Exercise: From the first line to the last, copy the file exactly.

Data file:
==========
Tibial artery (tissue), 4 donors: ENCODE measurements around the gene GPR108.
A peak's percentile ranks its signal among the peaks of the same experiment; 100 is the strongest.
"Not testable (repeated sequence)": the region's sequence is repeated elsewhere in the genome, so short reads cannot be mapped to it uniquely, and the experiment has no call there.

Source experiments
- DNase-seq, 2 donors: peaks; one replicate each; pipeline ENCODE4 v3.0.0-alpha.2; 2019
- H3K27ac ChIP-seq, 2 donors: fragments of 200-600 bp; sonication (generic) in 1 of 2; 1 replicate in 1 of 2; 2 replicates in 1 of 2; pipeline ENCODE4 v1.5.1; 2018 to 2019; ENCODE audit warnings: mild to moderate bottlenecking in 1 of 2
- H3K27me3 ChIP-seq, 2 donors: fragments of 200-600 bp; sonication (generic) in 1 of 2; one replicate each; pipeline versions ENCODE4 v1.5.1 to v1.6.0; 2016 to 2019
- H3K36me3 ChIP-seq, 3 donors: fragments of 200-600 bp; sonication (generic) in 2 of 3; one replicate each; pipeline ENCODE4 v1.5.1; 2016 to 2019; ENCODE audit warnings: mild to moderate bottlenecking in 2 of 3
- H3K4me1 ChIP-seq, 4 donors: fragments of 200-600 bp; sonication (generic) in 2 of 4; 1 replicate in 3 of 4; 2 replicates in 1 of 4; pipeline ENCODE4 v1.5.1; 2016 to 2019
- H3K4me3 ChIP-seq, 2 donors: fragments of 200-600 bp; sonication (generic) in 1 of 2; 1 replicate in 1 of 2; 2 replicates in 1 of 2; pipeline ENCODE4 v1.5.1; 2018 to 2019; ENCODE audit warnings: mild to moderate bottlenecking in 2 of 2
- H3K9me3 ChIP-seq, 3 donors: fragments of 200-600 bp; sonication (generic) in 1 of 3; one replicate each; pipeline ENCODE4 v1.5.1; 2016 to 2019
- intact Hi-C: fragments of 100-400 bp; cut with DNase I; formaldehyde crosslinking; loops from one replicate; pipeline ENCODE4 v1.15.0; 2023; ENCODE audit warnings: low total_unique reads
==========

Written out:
Tibial artery (tissue), 4 donors: ENCODE measurements around the gene GPR108.
A peak's percentile ranks its signal among the peaks of the same experiment; 100 is the strongest.
"Not testable (repeated sequence)": the region's sequence is repeated elsewhere in the genome, so short reads cannot be mapped to it uniquely, and the experiment has no call there.

Source experiments
- DNase-seq, 2 donors: peaks; one replicate each; pipeline ENCODE4 v3.0.0-alpha.2; 2019
- H3K27ac ChIP-seq, 2 donors: fragments of 200-600 bp; sonication (generic) in 1 of 2; 1 replicate in 1 of 2; 2 replicates in 1 of 2; pipeline ENCODE4 v1.5.1; 2018 to 2019; ENCODE audit warnings: mild to moderate bottlenecking in 1 of 2
- H3K27me3 ChIP-seq, 2 donors: fragments of 200-600 bp; sonication (generic) in 1 of 2; one replicate each; pipeline versions ENCODE4 v1.5.1 to v1.6.0; 2016 to 2019
- H3K36me3 ChIP-seq, 3 donors: fragments of 200-600 bp; sonication (generic) in 2 of 3; one replicate each; pipeline ENCODE4 v1.5.1; 2016 to 2019; ENCODE audit warnings: mild to moderate bottlenecking in 2 of 3
- H3K4me1 ChIP-seq, 4 donors: fragments of 200-600 bp; sonication (generic) in 2 of 4; 1 replicate in 3 of 4; 2 replicates in 1 of 4; pipeline ENCODE4 v1.5.1; 2016 to 2019
- H3K4me3 ChIP-seq, 2 donors: fragments of 200-600 bp; sonication (generic) in 1 of 2; 1 replicate in 1 of 2; 2 replicates in 1 of 2; pipeline ENCODE4 v1.5.1; 2018 to 2019; ENCODE audit warnings: mild to moderate bottlenecking in 2 of 2
- H3K9me3 ChIP-seq, 3 donors: fragments of 200-600 bp; sonication (generic) in 1 of 3; one replicate each; pipeline ENCODE4 v1.5.1; 2016 to 2019
- intact Hi-C: fragments of 100-400 bp; cut with DNase I; formaldehyde crosslinking; loops from one replicate; pipeline ENCODE4 v1.15.0; 2023; ENCODE audit warnings: low total_unique reads